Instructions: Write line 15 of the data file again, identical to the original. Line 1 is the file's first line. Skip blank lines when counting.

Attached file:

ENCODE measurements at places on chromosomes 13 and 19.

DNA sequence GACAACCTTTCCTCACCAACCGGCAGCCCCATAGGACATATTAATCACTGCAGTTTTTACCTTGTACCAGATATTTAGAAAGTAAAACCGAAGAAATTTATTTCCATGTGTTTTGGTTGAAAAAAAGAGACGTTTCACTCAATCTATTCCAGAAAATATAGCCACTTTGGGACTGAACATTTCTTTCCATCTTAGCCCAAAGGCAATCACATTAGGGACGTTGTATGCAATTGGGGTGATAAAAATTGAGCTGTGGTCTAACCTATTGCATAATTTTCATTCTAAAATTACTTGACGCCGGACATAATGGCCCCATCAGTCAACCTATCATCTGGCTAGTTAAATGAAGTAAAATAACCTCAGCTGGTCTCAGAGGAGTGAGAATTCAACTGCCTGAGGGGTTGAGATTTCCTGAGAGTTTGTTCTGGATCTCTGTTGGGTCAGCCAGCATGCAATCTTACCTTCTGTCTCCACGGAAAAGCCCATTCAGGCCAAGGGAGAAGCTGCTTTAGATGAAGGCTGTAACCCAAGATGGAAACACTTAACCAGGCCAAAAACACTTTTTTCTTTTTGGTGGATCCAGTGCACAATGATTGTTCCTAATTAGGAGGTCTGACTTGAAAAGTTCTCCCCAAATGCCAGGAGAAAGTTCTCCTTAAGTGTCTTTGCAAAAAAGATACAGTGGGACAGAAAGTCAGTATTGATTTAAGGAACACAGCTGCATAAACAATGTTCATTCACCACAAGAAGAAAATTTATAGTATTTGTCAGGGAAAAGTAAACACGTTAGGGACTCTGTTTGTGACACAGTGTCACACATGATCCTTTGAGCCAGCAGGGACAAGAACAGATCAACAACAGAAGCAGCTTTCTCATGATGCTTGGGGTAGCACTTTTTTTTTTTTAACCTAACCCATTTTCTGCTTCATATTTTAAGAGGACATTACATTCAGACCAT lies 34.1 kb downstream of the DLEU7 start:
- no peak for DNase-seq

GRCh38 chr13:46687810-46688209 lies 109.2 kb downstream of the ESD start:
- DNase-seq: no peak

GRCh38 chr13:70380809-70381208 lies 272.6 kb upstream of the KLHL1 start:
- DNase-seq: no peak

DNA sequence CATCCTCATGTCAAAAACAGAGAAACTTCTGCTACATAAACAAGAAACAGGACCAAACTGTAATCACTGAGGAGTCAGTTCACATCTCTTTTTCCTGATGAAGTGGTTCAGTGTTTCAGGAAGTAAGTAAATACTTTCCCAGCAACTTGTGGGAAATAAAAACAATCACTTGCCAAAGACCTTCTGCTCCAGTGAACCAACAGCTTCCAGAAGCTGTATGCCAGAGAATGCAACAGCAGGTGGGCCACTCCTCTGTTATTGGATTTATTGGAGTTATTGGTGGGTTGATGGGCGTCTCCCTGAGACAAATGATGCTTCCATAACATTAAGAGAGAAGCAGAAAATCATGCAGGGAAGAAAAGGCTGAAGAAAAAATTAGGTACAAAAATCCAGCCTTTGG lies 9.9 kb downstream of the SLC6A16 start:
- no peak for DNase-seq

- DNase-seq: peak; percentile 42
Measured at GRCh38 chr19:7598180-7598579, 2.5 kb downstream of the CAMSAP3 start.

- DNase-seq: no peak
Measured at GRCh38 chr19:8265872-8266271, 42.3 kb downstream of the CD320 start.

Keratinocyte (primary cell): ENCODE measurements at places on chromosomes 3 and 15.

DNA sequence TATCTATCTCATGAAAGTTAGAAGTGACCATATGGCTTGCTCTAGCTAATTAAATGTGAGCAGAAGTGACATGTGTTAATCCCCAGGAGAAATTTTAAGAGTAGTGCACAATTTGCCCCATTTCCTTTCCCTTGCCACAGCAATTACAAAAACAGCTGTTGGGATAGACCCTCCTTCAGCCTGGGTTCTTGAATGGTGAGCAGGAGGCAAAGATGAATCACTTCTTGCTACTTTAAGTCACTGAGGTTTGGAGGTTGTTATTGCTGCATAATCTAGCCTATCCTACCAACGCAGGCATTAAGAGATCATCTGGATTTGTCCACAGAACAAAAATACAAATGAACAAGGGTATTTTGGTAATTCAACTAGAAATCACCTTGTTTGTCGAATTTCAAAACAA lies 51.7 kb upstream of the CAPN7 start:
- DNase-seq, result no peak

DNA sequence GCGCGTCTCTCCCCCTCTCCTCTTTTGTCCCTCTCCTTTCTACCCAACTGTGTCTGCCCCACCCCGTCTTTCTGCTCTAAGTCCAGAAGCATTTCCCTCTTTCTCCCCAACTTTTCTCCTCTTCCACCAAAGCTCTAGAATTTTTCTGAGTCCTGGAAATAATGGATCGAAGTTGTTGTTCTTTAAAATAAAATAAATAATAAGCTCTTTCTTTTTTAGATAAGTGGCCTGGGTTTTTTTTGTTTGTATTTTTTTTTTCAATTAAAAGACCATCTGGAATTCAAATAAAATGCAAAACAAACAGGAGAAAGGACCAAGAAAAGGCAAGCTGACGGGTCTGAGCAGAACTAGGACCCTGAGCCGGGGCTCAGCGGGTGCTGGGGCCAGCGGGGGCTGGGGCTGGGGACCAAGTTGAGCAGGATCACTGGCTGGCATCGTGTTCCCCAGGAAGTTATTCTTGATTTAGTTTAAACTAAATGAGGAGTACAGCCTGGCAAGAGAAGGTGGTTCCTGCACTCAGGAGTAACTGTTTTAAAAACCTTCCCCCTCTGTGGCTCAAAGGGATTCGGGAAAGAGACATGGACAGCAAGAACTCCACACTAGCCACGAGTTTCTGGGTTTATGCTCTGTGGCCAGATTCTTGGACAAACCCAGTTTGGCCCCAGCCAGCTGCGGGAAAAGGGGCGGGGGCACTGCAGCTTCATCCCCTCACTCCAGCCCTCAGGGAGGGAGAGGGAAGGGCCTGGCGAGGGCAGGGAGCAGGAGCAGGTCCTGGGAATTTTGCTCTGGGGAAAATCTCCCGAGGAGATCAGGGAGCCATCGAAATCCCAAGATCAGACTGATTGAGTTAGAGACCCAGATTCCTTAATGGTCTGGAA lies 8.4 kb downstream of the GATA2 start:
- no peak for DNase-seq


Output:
DNA sequence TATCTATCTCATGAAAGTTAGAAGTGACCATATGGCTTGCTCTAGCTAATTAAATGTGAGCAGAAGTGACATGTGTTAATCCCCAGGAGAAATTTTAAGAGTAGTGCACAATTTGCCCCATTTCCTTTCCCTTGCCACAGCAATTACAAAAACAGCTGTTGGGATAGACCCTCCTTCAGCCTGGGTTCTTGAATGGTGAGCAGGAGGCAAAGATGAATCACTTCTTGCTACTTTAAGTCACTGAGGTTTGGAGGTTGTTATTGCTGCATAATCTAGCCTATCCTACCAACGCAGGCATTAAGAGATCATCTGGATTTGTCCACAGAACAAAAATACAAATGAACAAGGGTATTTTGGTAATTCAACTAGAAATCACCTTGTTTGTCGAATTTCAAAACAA lies 51.7 kb upstream of the CAPN7 start: